The requested .бг was found too similar to Brazil’s existing Latin-script ccTLD .br. Evaluators thought the risk of phishing and other types of attacks was too high.

The requested string didn’t change, but ICANN processes were adapted to allow appeals and a new method for establishing similarity was established.

On appeal, .бг was determined to be less prone to confusion with .br than existing pairs of Latin ccTLDs are with each other, ergo should be approved.

Имена.бг does not yet directly resolve (for me at least) from the Google Chrome address bar. It’s treated as a web search instead. But clicking on links to it does work.

The new ccTLD, which is .xn--90ae in the DNS, was delegated last week.

The registry is Imena.bg (which also means “names.bg”), based in Sofia and partially owned by Register.bg, the .bg registry.

Despite the long battle, the success of .бг is by no means assured. IDNs have a patchy record worldwide.

It’s true that Russians went nuts for their .рф (.rf for Russian Federation) ccTLD during its scandal-rocked launch in 2010, but Arabic IDNs have had hardly any interest and the current boom in China seems to be largely concentrated on Latin-script TLDs.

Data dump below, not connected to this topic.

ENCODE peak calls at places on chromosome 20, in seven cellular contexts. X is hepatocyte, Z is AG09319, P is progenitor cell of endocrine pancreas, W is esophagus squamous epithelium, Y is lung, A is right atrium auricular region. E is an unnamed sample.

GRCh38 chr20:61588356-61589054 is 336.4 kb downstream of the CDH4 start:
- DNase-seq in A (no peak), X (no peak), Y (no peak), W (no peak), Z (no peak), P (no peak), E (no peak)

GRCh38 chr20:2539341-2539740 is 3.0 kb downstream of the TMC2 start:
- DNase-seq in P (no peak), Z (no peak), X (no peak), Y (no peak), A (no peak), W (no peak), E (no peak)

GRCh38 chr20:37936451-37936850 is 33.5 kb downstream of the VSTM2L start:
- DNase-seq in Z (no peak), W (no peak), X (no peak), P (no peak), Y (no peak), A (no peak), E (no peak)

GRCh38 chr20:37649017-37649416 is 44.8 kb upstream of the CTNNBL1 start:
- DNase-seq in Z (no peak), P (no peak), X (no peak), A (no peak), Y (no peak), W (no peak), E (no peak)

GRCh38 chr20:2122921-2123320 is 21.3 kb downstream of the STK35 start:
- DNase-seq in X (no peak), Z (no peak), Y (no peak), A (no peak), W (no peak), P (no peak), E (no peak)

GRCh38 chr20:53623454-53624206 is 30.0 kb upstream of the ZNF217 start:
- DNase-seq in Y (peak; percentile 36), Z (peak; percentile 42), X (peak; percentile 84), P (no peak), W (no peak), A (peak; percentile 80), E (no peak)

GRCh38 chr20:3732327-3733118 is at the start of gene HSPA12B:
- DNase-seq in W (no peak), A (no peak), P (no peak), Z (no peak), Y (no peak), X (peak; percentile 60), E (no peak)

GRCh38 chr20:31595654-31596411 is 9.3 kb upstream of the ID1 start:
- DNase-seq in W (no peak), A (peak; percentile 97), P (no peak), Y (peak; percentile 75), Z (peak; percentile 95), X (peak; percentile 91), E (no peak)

.бг is expected to open for general registration in the fourth quarter.

I guess we’ll have to wait until at least next year to discover whether the concerns about confusion with .br were well-founded.

Bulgaria looking for an IDN registry operator

The Bulgarian government is looking for a company to run the registry for its recently awarded .бг internationalized domain name.

.бг is the Cyrillic equivalent of .bg, the nation’s existing ccTLD.

After a tortuous battle through ICANN’s IDN ccTLD Fast Track process — where it was repeatedly rejected for looking too much like Brazil’s .br — the string was finally approved after an appeal last October.